Mental illness is one of the most common yet least understood condition and it affects millions of people each and every day. One thing that makes mental illness so difficult to talk about, diagnose, and treat is that is can cover a range of related yet very different disorders such as anxiety, depression, bipolar disorder, PTSD, OCD, paranoia, and many more. Thankfully there are five easy steps you can take and some simple things you can do to help maintain a healthy mental focus, even in the midst of a flareup.

Stay Active and Exercise

Most people know that exercise is important for our physical health, but did you know that exercise can also be a key player in our mental health and wellbeing as well? Research shows that individuals who exercise regularly and who lead a more active lifestyle are less likely to experience episodes of severe depression or anxiety. And some studies show that those who already struggle with depression and related mental issues can get some benefit from exercising daily.

Be Mindful of the World Around You

A big part of meditation and inward thinking, being mindful is about training our minds to look at things from an inward perspective. It is about seeing what is happening rather than what we perceive to be happening through our mental illness filters. Mindfulness teaches us to unhook from negative thought and behavior patterns and embrace those beneficial thought patterns that help us. Rather than stress and worry in a difficult situation, we learn to see it as a chance to grow and learn.

Mind What You Eat and Drink

What we eat affects how we feel. We see this effect in how sugar affects kids and the same can happen with many of the foods we eat and the drinks we consume day in and day out as adults. Many different kinds of foods can have a powerful short-term as well as long-term effects on your mind and your body. Artificial highs from sugar, caffeine, and other foods, as well as artificial lows from alcohol, tobacco, and other sources, can have an impact on how we feel mentally for the rest of the day.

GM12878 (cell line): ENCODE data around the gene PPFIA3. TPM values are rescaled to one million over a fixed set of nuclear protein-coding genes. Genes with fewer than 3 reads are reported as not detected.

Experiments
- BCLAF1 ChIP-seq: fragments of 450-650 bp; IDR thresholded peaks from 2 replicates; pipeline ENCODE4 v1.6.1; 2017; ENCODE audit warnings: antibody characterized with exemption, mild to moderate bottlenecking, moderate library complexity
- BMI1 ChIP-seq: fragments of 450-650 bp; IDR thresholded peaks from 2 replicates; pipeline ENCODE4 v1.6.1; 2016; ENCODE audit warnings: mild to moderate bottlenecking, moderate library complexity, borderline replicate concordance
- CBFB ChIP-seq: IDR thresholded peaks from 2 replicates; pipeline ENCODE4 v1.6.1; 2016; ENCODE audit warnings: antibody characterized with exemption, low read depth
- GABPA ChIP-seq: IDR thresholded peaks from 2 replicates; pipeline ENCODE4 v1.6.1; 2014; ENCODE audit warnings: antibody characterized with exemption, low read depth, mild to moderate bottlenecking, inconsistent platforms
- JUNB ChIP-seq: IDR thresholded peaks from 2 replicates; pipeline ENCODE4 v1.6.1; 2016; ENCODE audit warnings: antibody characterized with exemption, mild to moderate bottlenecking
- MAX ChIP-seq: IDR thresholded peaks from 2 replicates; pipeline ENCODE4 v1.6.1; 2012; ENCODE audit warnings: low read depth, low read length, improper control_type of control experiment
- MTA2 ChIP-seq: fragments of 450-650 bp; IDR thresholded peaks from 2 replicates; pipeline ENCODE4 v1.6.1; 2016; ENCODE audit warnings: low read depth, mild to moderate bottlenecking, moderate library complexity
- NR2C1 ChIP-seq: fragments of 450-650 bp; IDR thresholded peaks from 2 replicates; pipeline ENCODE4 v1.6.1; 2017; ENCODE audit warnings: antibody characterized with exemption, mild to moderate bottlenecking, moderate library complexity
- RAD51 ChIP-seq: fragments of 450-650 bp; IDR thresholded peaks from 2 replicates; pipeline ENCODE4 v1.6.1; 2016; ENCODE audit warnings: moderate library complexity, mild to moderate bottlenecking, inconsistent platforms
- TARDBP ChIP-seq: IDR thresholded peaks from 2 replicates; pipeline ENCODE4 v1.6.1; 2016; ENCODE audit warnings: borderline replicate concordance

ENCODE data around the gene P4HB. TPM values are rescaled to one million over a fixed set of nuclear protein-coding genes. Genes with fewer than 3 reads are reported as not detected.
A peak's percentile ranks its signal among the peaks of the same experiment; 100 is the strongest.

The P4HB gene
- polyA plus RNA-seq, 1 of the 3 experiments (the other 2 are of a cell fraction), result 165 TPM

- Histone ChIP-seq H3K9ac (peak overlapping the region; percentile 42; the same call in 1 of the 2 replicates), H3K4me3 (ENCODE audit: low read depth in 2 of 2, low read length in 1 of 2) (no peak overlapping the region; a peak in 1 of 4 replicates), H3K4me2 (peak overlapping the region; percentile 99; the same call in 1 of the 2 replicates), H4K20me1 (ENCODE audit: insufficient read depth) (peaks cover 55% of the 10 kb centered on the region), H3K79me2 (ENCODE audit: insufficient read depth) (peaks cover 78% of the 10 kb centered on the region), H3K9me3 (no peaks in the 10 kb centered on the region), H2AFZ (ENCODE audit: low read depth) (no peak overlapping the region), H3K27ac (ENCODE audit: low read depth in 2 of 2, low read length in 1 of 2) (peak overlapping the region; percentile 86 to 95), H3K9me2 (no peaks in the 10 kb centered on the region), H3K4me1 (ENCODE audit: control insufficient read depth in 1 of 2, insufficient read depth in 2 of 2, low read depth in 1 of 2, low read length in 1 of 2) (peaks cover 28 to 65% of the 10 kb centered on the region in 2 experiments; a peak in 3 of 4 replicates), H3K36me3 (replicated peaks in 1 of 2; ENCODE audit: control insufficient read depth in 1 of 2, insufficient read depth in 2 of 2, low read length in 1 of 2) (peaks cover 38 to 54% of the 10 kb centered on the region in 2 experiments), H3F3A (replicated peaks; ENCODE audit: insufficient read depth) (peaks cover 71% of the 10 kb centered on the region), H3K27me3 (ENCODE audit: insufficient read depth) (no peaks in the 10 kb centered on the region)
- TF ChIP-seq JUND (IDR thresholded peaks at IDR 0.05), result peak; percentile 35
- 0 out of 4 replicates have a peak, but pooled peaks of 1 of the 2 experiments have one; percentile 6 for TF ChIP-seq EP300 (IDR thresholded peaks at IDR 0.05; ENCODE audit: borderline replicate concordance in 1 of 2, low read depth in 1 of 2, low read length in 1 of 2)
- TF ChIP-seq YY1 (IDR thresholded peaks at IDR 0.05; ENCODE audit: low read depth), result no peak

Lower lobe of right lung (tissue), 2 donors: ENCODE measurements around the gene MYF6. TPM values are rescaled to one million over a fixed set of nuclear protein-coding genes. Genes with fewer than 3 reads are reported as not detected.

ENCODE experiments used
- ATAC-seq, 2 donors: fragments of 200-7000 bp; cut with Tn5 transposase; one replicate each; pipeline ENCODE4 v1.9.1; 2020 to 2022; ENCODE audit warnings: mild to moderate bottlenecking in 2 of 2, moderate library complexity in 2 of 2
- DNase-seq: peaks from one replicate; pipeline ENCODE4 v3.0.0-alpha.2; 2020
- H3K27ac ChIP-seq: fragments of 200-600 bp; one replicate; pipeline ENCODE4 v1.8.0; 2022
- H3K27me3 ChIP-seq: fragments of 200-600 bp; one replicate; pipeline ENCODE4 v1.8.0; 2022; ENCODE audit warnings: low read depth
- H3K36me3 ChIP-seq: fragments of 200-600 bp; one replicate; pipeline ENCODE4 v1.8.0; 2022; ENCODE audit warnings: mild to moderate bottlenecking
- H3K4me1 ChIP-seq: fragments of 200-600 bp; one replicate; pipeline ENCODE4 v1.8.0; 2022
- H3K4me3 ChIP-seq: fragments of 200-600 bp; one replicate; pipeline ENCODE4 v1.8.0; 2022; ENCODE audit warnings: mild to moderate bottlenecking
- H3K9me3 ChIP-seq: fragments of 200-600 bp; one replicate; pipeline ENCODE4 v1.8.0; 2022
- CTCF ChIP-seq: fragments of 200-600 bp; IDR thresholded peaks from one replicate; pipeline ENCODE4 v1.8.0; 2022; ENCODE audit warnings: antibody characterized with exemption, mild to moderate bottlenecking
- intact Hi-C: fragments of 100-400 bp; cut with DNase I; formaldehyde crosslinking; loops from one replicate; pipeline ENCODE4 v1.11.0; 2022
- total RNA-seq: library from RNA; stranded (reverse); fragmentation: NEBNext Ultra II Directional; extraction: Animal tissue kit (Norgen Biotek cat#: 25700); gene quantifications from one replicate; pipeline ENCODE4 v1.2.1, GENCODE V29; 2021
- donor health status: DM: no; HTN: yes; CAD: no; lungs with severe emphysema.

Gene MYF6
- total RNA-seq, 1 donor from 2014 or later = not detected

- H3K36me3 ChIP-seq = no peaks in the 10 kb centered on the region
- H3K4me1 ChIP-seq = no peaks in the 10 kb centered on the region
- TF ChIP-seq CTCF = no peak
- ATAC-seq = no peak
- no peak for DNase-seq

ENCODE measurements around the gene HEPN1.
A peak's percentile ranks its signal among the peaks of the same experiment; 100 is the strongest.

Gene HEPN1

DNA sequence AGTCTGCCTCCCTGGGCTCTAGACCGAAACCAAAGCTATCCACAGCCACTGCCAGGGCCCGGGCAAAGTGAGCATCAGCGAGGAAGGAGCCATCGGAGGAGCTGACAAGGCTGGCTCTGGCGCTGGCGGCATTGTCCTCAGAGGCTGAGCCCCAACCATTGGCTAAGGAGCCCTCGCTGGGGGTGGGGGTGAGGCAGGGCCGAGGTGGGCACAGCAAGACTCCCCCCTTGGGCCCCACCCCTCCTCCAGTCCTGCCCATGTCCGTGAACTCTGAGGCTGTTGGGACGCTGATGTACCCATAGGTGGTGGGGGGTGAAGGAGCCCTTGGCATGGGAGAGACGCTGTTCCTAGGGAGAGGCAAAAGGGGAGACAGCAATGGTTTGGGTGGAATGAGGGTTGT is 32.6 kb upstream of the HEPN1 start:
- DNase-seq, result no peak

Self-Compassion is Essential

For many people with mental illness and other struggles, they get a lot of judgment from others but their worst critic and abuser is most often their own mind and inner voice. That lack of self-compassion makes us lose confidence, makes us feel unhappy, and even makes depression and anxiety more devastating. Self-compassion is the practice of keeping ourselves in check and on the right path, without beating ourselves up over every little thing that goes wrong and every little mistake.

Keep in Touch With Others

The final way to fight the effects of mental illness and to protect our mental wellbeing is to stay connected with others. Humans are social creatures by nature and we need that interaction with others to maintain a healthy and normal balance mentally. Studies have shown that social connection is key to a happier life and has been shown to even help our physical health and wellbeing as well. Whether it’s a personal conversation, phone calls, emails or letters, social connections are important.

Now that you have some great starting points, take things to the next level by immersing yourself in the writing and insight of bestselling author Malcolm Allen’s Surviving the Inexplicable. This book is the perfect manual for health and wellness, whether you are fighting to stave off anxiety and depression or you are living day to day with one of these or any other mental illness. Filled with facts on modern-day mental struggles like anxiety, depression, personality disorders, paranoia and delusion, Allen offers an insider’s look at living with mental disorders and offers practical ways to live and thrive, not just survive, with your mental illness. Get your copy today here and learn from the stories of other warriors who have fought and won their battle and see how you can survive the inexplicable as well!

Author's Bio: 

Pooja Khanna is a Training Manager at Sedate Technologies and enjoys working with a variety of entrepreneurs and small businesses all over the world.